“Many Rus­sian sailors drowned and Pe­nang Hospi­tal was overwhelmed with Rus­sian ca­su­al­ties. They were cared for by lo­cal people and ex-pats for many months be­fore repa­tri­a­tion to Vladi­vos­tok, Rus­sia. Many of the in­juries were ap­palling and needed great skill and ded­i­ca­tion from lo­cal Pe­nan­gites, who fished them out of the har­bour and then nursed them back to health,” says Dr Robertson.

Al­though an at­tack on Pe­nang had been an­tic­i­pated, Bri­tish har­bour au­thor­i­ties failed to im­ple­ment ad­e­quate safety mea­sures de­spite re­peated warn­ings from French and vis­it­ing Bri­tish com­man­ders, says Dr Robertson.

“At first (af­ter the bat­tle), the Bri­tish tried to muz­zle the lo­cal press, and then, in a sin­gu­lar act of per­fidy, the Bri­tish govern­ment blamed their own al­lies – the French for cowardice and the Rus­sians for in­com­pe­tence. nei­ther was true, but that ver­sion of events has stuck for the past 100 years ... ’til now!” he claims.

In­deed, the of­fi­cer in charge of the Zhem­chug, Com­man­der Cherkassov, was later court-mar­tialled and found guilty of neg­li­gence for be­ing ab­sent from his ship dur­ing the at­tack.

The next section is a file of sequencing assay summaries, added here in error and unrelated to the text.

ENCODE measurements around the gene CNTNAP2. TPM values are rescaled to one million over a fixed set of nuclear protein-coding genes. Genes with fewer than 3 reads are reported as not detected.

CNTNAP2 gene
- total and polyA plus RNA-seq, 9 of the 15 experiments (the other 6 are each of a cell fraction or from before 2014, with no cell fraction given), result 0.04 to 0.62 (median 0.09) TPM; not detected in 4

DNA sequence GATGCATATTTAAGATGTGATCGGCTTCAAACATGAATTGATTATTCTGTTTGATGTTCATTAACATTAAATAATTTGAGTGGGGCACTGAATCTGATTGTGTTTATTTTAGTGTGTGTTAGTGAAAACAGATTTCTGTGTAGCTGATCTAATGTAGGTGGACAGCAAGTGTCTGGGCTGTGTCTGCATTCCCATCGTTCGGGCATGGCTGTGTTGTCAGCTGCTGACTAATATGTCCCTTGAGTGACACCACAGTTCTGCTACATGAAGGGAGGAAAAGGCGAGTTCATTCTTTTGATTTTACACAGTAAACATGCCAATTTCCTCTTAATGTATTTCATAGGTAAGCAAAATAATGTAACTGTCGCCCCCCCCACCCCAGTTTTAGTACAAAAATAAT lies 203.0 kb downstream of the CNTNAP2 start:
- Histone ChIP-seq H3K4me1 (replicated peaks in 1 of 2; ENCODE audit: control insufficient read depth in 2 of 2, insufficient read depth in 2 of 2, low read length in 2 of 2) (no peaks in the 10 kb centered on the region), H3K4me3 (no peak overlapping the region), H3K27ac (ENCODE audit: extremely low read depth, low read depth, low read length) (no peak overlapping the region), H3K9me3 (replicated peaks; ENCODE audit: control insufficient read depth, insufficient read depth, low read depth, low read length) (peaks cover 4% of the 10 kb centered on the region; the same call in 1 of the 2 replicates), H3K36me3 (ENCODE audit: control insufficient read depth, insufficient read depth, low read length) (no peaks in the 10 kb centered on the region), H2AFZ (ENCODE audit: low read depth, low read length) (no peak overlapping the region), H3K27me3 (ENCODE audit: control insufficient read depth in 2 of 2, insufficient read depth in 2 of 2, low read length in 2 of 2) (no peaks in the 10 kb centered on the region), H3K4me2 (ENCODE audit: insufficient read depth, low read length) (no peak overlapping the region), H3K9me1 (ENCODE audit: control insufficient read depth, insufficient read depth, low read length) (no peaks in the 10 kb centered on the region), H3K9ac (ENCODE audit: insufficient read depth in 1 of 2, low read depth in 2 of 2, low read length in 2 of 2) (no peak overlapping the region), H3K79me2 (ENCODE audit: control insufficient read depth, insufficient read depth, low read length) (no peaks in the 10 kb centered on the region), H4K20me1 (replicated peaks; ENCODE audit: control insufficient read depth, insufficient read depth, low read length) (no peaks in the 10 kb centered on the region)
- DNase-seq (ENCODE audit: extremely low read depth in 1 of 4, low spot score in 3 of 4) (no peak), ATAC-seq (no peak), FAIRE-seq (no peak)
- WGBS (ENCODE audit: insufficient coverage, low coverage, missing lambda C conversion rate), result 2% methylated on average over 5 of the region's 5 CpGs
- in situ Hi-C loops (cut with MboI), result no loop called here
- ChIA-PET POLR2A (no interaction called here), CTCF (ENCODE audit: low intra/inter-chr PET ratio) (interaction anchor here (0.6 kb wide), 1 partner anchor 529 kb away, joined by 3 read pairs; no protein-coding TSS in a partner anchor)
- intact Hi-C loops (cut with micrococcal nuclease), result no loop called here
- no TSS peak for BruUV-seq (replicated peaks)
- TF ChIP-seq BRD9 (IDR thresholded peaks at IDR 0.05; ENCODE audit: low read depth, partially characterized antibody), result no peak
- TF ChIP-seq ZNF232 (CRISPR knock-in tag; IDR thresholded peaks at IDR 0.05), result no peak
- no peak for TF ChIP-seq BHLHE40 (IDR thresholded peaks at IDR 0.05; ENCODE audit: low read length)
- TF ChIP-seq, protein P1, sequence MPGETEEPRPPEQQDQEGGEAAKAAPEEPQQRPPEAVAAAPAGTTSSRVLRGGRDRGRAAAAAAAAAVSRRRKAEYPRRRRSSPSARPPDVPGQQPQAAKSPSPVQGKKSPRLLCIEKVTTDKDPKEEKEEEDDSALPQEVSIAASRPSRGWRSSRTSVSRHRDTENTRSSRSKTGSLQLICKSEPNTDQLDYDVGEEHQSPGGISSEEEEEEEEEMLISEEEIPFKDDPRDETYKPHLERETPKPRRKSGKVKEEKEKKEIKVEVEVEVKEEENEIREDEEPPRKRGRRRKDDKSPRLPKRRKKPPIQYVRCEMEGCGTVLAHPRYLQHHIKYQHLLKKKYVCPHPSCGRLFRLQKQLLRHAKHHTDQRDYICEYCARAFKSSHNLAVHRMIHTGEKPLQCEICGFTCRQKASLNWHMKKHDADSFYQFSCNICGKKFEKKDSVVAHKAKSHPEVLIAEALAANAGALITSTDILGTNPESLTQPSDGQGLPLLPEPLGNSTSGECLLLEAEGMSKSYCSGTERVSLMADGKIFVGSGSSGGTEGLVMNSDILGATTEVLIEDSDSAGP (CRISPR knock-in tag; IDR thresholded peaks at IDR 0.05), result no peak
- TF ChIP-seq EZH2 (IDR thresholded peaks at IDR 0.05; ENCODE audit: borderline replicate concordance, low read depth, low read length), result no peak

As with many tri­umphs of war, the Em­den’s vic­tory was not long cel­e­brated. Only 10 days later in the In­dian Ocean, the Ger­man ves­sel was sunk by an Aus­tralian light cruiser, the HMAS Syd­ney, in the Bat­tle of Cocos. Some 134 crew­men of the Em­den fell in the bat­tle and 69 were wounded. Von Müller and other sur­vivors were made pris­on­ers of war.

To­day, the mem­ory of the lit­tle known bat­tle in Pe­nang wa­ters is pre­served by me­mo­ri­als erected on the is­land in hon­our of the Al­lied fallen.

On Jere­jak Is­land, Pe­nang’s very own for­mer Al­ca­traz, there is a me­mo­rial for two crew mem­bers of the Zhem­chug. An­other trib­ute can be found in the Western Road Ceme­tery in the shape of an an­chor, with the sac­ri­fice made by the Rus­sian soldiers etched in stone.

Ac­cord­ing to Dr Robertson, the Em­den’s raid­ing in the Pa­cific – which played havoc with the es­sen­tial trade routes of the French and Bri­tish em­pires – left a last­ing im­pres­sion and in­flu­enced later-day naval tac­tics.

“no­body re­alised it at the time, but it demon­strated the ex­tra­or­di­nary ef­fec­tive­ness of com­merce-raid­ing in mod­ern naval war­fare, a strat­egy that was later pur­sued by sub­marines with such deadly ef­fec­tive­ness in the At­lantic by the Ger­man Ad­mi­ral Karl Donitz in WWII,” he says.

“The blame for the loss of those two war­ships, with their ap­palling loss of life, has hitherto al­ways been laid at the feet of the French and the Rus­sians. This myth has now been ex­ploded, and both the Rus­sians and the French, on this 100year an­niver­sary, can hold their heads up and be proud of them­selves, know­ing that they were not to blame for the loss of so many of their brave sailors and coun­try­men on that fateful day.”

The Bat­tle Of Pe­nang by John Robertson is avail­able at a 20% dis­count through its dis­trib­u­tor, Ger­ak­bu­daya. E-mail gerak@ger­ak­bu­daya. com, call 03-7957 8342 or go to gbger­ak­bu­daya. com/book­shop.

In memo­riam: an an­chor marks the grave of the Zhem­chug’s rus­sian soldiers at Ge­orge town’s Western road Chris­tian Ceme­tery. — File pic